You’re feeling frazzled and on edge lately. The smallest things can set you off, and you feel listless, tired, or moody and might have trouble sleeping.
If you’ve been feeling blue lately, a part of the reason could be your diet.
Our brain is always working, handling our movement, breathing, thoughts, heartbeat, and more, even when we’re sleeping. Much like a car, our brain constantly needs fuel, which comes from the food we eat. What’s in that fuel is crucial. What we eat has a direct impact on how well our brain functions and, as a result, our mood.
Our brain performs best when it gets high-quality fuel. In other words, we need to consume nutritious food that’s filled with vitamins, minerals and antioxidants. Doing so helps to nourish the brain and prevent oxidative stress, cell damage caused when the body uses oxygen. Conversely, eating low-quality foods (such as processed or refined foods) can cause inflammation and put more oxidative stress on the brain.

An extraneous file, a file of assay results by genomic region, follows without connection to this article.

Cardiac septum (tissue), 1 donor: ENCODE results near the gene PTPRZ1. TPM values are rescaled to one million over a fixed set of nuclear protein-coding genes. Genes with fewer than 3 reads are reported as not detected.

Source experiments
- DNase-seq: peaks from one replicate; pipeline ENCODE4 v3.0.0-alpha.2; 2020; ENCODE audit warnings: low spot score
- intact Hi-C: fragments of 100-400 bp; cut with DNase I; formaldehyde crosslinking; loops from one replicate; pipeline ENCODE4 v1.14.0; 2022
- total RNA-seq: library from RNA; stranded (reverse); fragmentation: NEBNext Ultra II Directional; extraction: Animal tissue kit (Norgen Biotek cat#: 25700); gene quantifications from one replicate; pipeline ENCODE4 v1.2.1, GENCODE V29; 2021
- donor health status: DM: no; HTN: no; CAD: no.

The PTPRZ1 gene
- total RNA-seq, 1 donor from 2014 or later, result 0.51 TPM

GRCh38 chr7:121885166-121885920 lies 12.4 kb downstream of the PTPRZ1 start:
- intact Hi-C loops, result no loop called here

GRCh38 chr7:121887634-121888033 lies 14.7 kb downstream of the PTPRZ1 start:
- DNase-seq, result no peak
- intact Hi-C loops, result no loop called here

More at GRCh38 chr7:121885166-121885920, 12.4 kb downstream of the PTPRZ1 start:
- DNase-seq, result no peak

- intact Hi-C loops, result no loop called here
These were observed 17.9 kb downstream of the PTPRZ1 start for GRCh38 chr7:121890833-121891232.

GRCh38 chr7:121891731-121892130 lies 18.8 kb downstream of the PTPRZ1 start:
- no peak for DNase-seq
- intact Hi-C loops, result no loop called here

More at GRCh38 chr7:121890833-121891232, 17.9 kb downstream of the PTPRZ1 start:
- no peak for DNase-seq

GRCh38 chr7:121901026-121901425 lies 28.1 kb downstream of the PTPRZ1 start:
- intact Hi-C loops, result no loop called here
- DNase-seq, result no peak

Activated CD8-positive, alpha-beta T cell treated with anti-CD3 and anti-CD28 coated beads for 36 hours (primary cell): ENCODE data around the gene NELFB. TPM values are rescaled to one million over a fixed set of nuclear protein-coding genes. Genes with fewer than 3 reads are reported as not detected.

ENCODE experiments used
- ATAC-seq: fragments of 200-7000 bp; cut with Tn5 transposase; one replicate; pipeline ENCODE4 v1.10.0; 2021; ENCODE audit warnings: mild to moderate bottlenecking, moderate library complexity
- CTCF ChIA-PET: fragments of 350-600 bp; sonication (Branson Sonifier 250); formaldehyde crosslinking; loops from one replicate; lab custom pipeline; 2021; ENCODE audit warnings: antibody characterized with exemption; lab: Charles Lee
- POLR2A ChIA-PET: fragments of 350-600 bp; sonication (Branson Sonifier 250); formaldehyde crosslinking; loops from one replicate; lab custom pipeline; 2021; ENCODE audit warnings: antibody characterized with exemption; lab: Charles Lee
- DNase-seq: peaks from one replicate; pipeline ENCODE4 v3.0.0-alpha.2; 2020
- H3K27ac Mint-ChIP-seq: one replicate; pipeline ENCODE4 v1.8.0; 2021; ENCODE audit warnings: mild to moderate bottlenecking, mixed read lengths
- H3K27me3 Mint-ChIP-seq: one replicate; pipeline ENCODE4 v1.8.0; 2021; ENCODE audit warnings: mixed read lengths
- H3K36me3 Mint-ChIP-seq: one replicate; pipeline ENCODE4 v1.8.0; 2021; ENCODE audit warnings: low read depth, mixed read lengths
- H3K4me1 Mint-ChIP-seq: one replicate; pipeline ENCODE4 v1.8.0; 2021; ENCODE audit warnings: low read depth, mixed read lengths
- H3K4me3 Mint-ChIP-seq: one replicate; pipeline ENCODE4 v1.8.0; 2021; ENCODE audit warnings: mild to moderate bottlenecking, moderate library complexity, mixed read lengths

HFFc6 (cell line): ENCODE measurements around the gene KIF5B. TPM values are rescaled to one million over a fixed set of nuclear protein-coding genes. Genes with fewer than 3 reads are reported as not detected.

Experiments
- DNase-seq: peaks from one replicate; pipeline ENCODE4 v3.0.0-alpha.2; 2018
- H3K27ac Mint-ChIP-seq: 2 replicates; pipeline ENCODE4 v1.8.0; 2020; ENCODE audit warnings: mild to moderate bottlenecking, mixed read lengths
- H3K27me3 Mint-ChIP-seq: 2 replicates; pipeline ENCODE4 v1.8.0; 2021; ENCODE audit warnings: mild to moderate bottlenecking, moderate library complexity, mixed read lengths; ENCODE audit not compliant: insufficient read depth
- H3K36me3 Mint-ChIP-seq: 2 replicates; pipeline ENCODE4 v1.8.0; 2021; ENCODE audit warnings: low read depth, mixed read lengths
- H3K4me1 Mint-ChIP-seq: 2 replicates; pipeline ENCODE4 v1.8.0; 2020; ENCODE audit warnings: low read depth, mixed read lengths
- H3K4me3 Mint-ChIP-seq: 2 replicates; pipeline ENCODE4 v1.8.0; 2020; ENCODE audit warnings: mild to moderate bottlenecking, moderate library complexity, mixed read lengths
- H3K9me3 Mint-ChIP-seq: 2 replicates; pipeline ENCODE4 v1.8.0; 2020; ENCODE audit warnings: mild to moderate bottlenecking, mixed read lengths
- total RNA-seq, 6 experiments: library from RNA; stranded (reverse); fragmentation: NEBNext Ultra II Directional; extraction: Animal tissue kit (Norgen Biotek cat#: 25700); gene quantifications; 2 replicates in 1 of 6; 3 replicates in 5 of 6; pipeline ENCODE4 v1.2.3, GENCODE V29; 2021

“Multiple studies have found a correlation between a diet high in refined sugars and impaired brain function, and even a worsening of symptoms of mood disorders such as depression,” says Alessia Tan, nutritionist and business mentor at USANA Health Sciences. “Therefore, a healthy diet protects our mental health, while an unhealthy diet is a risk factor for depression and anxiety.”
How our diet affects our mood
95 percent of serotonin, a neurotransmitter that regulates our sleep, appetite, and mood, is produced in our gastrointestinal tract, which is lined with millions of neurons. In short, that means our digestive system doesn’t just help digest food, but also influences our emotions. These neurons are affected by the good bacteria in our gut microbiome that protect the intestine lining and provide a strong barrier against “bad” bacteria, improve nutrient absorption from food, limit inflammation, and activate neural pathways between the brain and gut.
“A diet rich in nutrients like omega-3 and zinc boosts levels of a brain protein that helps increase connections between brain cells. On the other hand, a diet high in saturated fats and refined sugars has a very potent negative impact on brain proteins,” says Alessia.
Essentially, the food that we eat not only affects how we feel, but also affects our behaviour and the types of bacteria in our gut, so it’s essential to pay attention to what we are putting into our bodies.
If you’re looking for some mental health-supporting foods to add to your diet, consider these must-haves: